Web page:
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Possible Duplicates:
Iterate a list as pair (current, next) in Python
Iterating over every two elements in a list

Is it possible to iterate a list in the following way in Python (treat this code as pseudocode)?

a = [5, 7, 11, 4, 5]
for v, w in a:
    print [v, w]

And it should produce

[5, 7]
[7, 11]
[11, 4]
[4, 5]
share|improve this question

marked as duplicate by delnan, FMc, birryree, Gabe, the_drow Apr 23 '11 at 15:10

This question has been asked before and already has an answer. If those answers do not fully address your question, please ask a new question.

up vote 41 down vote accepted

From itertools receipes:

from itertools import tee, izip
def pairwise(iterable):
    "s -> (s0,s1), (s1,s2), (s2, s3), ..."
    a, b = tee(iterable)
    next(b, None)
    return izip(a, b)

for v, w in pairwise(a):
share|improve this answer
+1: Very nice! itertools is the way to go! – Praveen Gollakota Apr 23 '11 at 15:05
Nice, but is not this overkilling?. What is the advantage of your approach relative to the simple for-loop in the answer from SanSS? I timed both and the speed was very similar (itertools wins by ca 10%, no big deal) – joaquin Apr 23 '11 at 19:02
@joaquin: The difference is that it works on iterators, not just sequences. That's not needed here, but you can hardly call that overkill. I just prefer iterators because I work with them all the time. – Jochen Ritzel Apr 23 '11 at 20:32
For anyone interested in circular pairs from e.g. a list a, just do: pairwise(a +[a[0] ] ). – Ioannis Filippidis Dec 11 '13 at 23:57
Note to those finding this, the advantage that this works on iterators is that this does not require random access into a stream of data (i.e. array access); rather, it only needs to ingest each item once, and caches it for the next evaluation. So if you have, say, a Twitter firehose, you don't ever need to read the firehose into a gigantic (perhaps infinite-length) array for this to work. – btown Jan 16 '14 at 22:13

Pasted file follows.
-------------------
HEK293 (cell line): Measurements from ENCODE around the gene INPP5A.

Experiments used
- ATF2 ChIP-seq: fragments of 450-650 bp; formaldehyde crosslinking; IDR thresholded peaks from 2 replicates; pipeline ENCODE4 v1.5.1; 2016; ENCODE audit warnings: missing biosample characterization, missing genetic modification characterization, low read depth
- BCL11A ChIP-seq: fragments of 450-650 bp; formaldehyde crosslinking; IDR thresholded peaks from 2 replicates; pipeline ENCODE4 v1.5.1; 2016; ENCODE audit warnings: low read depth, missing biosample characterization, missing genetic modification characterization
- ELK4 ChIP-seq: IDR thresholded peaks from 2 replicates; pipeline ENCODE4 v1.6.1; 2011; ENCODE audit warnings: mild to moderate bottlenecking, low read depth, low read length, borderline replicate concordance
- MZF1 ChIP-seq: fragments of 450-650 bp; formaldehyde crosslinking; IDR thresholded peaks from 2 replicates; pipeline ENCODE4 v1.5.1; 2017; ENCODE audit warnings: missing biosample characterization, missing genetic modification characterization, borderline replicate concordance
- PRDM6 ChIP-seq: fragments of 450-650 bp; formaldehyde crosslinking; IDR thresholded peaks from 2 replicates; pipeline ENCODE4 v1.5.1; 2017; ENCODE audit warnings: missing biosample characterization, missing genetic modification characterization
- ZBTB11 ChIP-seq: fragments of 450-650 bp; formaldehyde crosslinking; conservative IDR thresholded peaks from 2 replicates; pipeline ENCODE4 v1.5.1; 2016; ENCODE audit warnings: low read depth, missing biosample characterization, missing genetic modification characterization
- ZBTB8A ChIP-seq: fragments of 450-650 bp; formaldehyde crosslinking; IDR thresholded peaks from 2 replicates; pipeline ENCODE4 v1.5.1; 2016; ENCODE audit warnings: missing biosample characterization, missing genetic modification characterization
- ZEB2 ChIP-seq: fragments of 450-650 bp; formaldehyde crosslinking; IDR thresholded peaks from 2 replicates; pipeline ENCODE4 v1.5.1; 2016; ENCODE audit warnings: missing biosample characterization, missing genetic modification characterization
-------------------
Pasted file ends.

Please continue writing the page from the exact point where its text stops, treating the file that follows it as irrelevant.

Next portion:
This is not possible. You should have tried it first.

To do that you should do:

a =  [5, 7, 11, 4, 5]
for i in range(len(a)-1):
    print [a[i], a[i+1]]
share|improve this answer
+1 Simple is better than complex + Readability counts – joaquin Apr 23 '11 at 18:42

You can use the zip function:

a = [5, 7, 11, 4, 5]
for v, w in zip(a[:-1], a[1:]):
    print [v, w]
share|improve this answer
This does not work. Each of the separate lists you are iterating do not sufficiently "skip" the next record, so your example gives output like:[5, 7] [7, 11] [11, 4] [4, 5] – Brad Mar 5 '14 at 15:03
But that's exactly the result we want, isn't it? – hluk Mar 6 '14 at 6:46
Hmm...yea - I think the OP was looking for it - though I saw "pairwise" iteration as returning like [5,7], [11,4], [5,None] – Brad Mar 6 '14 at 19:29
You don't need the a[:-1], as zip(..) will truncate it anyway: just zip(a, a[1:]) will do. – Evgeni Sergeev Mar 19 '15 at 5:44
@Brad For this case, zip(a[::2], a[1::2]), which will step by 2 through each list. – Evgeni Sergeev Mar 19 '15 at 6:09

Nearly verbatim from Iterate over pairs in a list (circular fashion) in Python:

def pairs(lst):
    i = iter(lst)
    prev =
    for item in i:
        yield prev, item
        prev = item
share|improve this answer
An empty list will raise StopIteration at – Ioannis Filippidis Oct 27 '15 at 23:28
>>> a = [5, 7, 11, 4, 5]
>>> for n,k in enumerate(a[:-1]):
...     print a[n],a[n+1]
5 7
7 11
11 4
4 5
share|improve this answer

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